Scientists have unlocked the genetic secrets of prostate tumours in a breakthrough that could transform the treatment of the disease.
It raises the possibility of patients having their own ‘mutation charts’, mapping the precise flaws behind their illness and indicating the best drugs to treat them.
Dr Mike Berger, the U.S. study’s lead author, said: ‘This is a transforming moment in understanding the underlying biology of prostate cancer.’
Harvard Medical School researchers decoded the entire DNA of cancerous prostate tumours found in seven patients, before comparing the genetic sequences with those in healthy tissue, to pinpoint the defects behind the cancer.
Each tumour contained up to 5,900 small ‘spelling mistakes’ in its DNA. While this may seem a lot, it is far fewer than lung or skin cancer.
Of much more interest to the scientists was the finding that whole ‘paragraphs’ of DNA sequence were in the wrong order.
Analysis of these ‘rearrangements’ revealed genes tied to the formation and growth of the disease. Drugs that target some of these genes are already in development and could offer new hope for prostate cancer patients.
The study, reported in the journal Nature, is the first to lay bare the full genetic blueprint, or genome, of prostate cancer. Previous studies have focused on specific areas.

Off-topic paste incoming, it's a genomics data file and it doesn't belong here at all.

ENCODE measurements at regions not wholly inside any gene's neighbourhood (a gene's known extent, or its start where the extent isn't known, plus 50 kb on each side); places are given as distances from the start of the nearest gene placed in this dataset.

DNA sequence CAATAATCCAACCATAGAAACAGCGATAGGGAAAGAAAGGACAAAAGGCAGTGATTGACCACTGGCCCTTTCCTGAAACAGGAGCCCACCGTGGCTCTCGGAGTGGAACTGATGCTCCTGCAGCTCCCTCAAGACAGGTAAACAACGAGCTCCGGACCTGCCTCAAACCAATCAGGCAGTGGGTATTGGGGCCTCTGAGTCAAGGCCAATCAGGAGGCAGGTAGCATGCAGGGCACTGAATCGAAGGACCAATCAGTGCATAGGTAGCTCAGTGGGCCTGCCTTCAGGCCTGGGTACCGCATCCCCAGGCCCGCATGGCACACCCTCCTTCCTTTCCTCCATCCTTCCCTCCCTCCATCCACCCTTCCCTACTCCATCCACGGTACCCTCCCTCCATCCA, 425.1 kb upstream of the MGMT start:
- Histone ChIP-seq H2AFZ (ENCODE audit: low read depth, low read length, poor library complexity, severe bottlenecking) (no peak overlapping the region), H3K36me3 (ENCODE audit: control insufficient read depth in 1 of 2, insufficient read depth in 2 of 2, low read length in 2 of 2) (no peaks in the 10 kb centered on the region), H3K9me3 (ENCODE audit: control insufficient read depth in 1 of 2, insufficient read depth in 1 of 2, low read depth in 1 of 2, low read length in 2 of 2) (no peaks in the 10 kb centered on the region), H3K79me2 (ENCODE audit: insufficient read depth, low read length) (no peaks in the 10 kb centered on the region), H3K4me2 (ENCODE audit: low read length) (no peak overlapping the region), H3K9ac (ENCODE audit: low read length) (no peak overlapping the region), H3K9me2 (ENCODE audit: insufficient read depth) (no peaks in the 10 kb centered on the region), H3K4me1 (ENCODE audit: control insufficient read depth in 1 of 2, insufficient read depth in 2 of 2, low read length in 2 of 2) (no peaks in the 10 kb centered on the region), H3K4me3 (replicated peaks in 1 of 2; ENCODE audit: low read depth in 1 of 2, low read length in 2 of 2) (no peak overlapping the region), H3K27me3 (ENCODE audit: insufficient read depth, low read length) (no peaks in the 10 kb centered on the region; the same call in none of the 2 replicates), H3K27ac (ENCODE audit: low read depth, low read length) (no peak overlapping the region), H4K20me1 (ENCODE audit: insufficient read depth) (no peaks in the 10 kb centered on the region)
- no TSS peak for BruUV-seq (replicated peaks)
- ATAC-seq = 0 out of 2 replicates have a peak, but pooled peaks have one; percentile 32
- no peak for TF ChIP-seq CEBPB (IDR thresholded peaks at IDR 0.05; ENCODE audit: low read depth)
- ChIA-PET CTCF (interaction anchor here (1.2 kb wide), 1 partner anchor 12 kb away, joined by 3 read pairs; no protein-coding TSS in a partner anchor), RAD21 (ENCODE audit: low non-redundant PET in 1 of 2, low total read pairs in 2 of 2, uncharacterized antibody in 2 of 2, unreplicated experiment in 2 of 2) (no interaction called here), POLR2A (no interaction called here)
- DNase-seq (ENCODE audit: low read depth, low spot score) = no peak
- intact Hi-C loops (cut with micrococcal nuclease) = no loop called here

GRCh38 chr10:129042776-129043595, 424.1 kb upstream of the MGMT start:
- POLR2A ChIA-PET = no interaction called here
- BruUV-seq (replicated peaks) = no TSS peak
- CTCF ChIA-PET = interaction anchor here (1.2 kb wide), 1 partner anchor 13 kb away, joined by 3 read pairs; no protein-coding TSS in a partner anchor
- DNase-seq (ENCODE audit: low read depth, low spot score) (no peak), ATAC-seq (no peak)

Dr Levi Garraway, one of the study’s authors, said it provided ‘fascinating new insights’.
He added: ‘This first whole genome view shows us tantalising evidence for several new prostate cancer genes that likely would have remained undiscovered.
‘Many of these features were invisible before. Now, we’re realising that by sequencing whole genomes in prostate cancer, there is a lot more to see.
‘These discoveries are teaching us a great deal about prostate cancer biology that we simply hadn’t appreciated previously.’
The researchers’ findings may also provide the basis for new tests for prostate cancer.
Currently, when patients are diagnosed, it is almost impossible for doctors to determine if the disease will advance quickly and therefore require aggressive treatment, or whether the tumours will remain slow-growing, necessitating a wait-and-see approach.
This leads to many men being subjected to unnecessary surgery and radiotherapy.
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